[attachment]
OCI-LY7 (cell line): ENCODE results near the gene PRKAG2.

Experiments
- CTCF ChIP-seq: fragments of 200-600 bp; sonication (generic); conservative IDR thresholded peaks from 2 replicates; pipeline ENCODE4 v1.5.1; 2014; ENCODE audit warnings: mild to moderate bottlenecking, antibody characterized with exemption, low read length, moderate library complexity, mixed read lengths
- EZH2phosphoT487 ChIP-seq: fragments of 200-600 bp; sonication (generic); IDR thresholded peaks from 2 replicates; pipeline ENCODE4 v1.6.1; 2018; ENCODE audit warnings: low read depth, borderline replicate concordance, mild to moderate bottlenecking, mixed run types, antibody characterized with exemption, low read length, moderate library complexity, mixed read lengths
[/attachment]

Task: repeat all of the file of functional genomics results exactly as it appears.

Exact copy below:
OCI-LY7 (cell line): ENCODE results near the gene PRKAG2.

Experiments
- CTCF ChIP-seq: fragments of 200-600 bp; sonication (generic); conservative IDR thresholded peaks from 2 replicates; pipeline ENCODE4 v1.5.1; 2014; ENCODE audit warnings: mild to moderate bottlenecking, antibody characterized with exemption, low read length, moderate library complexity, mixed read lengths
- EZH2phosphoT487 ChIP-seq: fragments of 200-600 bp; sonication (generic); IDR thresholded peaks from 2 replicates; pipeline ENCODE4 v1.6.1; 2018; ENCODE audit warnings: low read depth, borderline replicate concordance, mild to moderate bottlenecking, mixed run types, antibody characterized with exemption, low read length, moderate library complexity, mixed read lengths